Israel is getting ready for the hottest and longest Yom Kippur for decades.
Well, not actually longer than normal, but it will feel longer. Israel has long adjusted the clock to wintertime ahead of the fast, so that it finishes some time between six and seven pm, rather than between seven and eight. But following intense controversy in recent years, with critics saying that the practice ushers in dark winter evenings too early, and in doing so wastes electricity on extra lighting, the government resolved to wait this year.
As for the temperature, partly because it’s so early in the secular calendar this year and partly because there is a mini-heat wave, temperatures will hit 100 Fahrenheit in some parts of Israel, making refraining from drinking extra difficult.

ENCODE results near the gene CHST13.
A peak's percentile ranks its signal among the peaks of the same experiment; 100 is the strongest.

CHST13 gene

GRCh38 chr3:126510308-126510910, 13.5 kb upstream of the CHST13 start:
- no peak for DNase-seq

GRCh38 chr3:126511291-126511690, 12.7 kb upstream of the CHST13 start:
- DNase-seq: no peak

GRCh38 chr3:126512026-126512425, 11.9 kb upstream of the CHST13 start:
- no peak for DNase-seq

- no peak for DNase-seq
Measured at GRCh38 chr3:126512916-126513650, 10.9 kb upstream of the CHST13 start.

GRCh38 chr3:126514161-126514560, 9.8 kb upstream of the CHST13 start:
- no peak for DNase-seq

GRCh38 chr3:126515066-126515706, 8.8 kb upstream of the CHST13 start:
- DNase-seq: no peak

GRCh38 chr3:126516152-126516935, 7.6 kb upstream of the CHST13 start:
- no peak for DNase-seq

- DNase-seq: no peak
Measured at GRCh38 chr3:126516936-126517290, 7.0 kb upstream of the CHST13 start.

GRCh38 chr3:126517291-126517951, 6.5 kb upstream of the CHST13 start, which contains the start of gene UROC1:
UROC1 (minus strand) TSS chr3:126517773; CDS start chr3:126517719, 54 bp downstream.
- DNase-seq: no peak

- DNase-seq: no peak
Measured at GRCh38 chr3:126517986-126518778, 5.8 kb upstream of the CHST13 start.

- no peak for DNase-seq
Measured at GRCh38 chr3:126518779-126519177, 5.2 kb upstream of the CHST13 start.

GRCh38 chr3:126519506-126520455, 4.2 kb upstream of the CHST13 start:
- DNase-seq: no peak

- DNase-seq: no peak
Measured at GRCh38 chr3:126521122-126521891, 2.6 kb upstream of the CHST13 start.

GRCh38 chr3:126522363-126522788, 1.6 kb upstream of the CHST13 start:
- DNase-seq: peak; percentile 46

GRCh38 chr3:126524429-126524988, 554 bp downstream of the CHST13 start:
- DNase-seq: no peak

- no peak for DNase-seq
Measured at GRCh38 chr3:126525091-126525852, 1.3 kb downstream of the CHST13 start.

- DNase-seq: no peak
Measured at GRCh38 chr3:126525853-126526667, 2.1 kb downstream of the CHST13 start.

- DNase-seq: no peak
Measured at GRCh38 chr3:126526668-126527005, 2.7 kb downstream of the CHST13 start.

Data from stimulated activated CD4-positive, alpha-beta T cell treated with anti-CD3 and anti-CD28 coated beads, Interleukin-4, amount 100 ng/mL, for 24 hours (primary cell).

But Yom Kippur will be easier than the minor fast day, the Fast of Gedaliah, which fell on Sunday. Though it’s a shorter fast that Yom Kippur — it starts at dawn as opposed to in the evening — some Israelis went in to that fast unprepared.
There was much discussion of the smart phone bug that stemmed from Israel’s decision to delay the clock change. Many smart phones didn’t know that the clocks aren’t changing yet, and switched to wintertime anyway. The result: lots of people woke up late and found themselves late for work.
But for people who were fasting on Sunday, the story was sorrier. Imagine sitting down for your pre-fast meal today only to be told the meal is off — it’d too late to eat.
As Sunday’s fast started at dawn it’s okay to wake up early and eat and drink. But people who relied on their smart phones to wake them up dragged themselves up at an unearthly hour ready to prepare, only to find that their phone had woken them up late, and that it was already light and too late to eat.
As one unhappy faster put it to me, smart hones don’t seem so smart when they send you off to work both late and hungry.